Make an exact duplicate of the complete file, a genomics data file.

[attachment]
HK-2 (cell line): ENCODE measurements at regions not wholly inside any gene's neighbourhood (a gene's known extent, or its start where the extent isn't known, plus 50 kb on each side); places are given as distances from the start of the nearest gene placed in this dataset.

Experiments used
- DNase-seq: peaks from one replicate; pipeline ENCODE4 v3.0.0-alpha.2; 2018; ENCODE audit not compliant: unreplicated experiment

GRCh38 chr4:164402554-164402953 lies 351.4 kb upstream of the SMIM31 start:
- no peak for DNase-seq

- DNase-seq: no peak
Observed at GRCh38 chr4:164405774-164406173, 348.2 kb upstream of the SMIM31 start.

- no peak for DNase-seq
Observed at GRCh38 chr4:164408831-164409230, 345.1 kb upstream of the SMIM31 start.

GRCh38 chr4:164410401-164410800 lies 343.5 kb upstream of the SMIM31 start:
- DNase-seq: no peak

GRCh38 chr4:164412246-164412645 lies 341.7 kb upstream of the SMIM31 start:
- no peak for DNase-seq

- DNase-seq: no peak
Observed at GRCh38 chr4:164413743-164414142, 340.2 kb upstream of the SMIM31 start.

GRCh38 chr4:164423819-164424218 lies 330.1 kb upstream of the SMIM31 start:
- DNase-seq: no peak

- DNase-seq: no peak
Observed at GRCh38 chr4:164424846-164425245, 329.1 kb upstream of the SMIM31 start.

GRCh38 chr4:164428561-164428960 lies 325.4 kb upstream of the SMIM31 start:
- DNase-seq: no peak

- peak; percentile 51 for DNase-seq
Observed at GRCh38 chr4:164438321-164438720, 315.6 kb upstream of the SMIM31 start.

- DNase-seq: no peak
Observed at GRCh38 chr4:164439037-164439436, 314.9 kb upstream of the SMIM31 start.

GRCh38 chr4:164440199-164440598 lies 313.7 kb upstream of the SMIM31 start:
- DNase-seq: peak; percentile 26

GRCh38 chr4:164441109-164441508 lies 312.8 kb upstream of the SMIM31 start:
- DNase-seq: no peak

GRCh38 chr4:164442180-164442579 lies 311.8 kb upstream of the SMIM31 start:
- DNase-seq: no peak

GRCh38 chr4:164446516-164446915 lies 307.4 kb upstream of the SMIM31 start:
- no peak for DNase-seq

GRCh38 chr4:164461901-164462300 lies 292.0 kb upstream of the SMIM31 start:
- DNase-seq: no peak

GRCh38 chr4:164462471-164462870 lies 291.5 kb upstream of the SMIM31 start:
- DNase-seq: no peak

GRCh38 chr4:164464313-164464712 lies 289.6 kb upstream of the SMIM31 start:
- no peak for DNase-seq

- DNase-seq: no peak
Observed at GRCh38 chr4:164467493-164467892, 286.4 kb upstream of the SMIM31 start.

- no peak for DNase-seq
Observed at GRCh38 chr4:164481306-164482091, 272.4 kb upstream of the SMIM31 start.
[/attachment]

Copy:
HK-2 (cell line): ENCODE measurements at regions not wholly inside any gene's neighbourhood (a gene's known extent, or its start where the extent isn't known, plus 50 kb on each side); places are given as distances from the start of the nearest gene placed in this dataset.

Experiments used
- DNase-seq: peaks from one replicate; pipeline ENCODE4 v3.0.0-alpha.2; 2018; ENCODE audit not compliant: unreplicated experiment

GRCh38 chr4:164402554-164402953 lies 351.4 kb upstream of the SMIM31 start:
- no peak for DNase-seq

- DNase-seq: no peak
Observed at GRCh38 chr4:164405774-164406173, 348.2 kb upstream of the SMIM31 start.

- no peak for DNase-seq
Observed at GRCh38 chr4:164408831-164409230, 345.1 kb upstream of the SMIM31 start.

GRCh38 chr4:164410401-164410800 lies 343.5 kb upstream of the SMIM31 start:
- DNase-seq: no peak

GRCh38 chr4:164412246-164412645 lies 341.7 kb upstream of the SMIM31 start:
- no peak for DNase-seq

- DNase-seq: no peak
Observed at GRCh38 chr4:164413743-164414142, 340.2 kb upstream of the SMIM31 start.

GRCh38 chr4:164423819-164424218 lies 330.1 kb upstream of the SMIM31 start:
- DNase-seq: no peak

- DNase-seq: no peak
Observed at GRCh38 chr4:164424846-164425245, 329.1 kb upstream of the SMIM31 start.

GRCh38 chr4:164428561-164428960 lies 325.4 kb upstream of the SMIM31 start:
- DNase-seq: no peak

- peak; percentile 51 for DNase-seq
Observed at GRCh38 chr4:164438321-164438720, 315.6 kb upstream of the SMIM31 start.

- DNase-seq: no peak
Observed at GRCh38 chr4:164439037-164439436, 314.9 kb upstream of the SMIM31 start.

GRCh38 chr4:164440199-164440598 lies 313.7 kb upstream of the SMIM31 start:
- DNase-seq: peak; percentile 26

GRCh38 chr4:164441109-164441508 lies 312.8 kb upstream of the SMIM31 start:
- DNase-seq: no peak

GRCh38 chr4:164442180-164442579 lies 311.8 kb upstream of the SMIM31 start:
- DNase-seq: no peak

GRCh38 chr4:164446516-164446915 lies 307.4 kb upstream of the SMIM31 start:
- no peak for DNase-seq

GRCh38 chr4:164461901-164462300 lies 292.0 kb upstream of the SMIM31 start:
- DNase-seq: no peak

GRCh38 chr4:164462471-164462870 lies 291.5 kb upstream of the SMIM31 start:
- DNase-seq: no peak

GRCh38 chr4:164464313-164464712 lies 289.6 kb upstream of the SMIM31 start:
- no peak for DNase-seq

- DNase-seq: no peak
Observed at GRCh38 chr4:164467493-164467892, 286.4 kb upstream of the SMIM31 start.

- no peak for DNase-seq
Observed at GRCh38 chr4:164481306-164482091, 272.4 kb upstream of the SMIM31 start.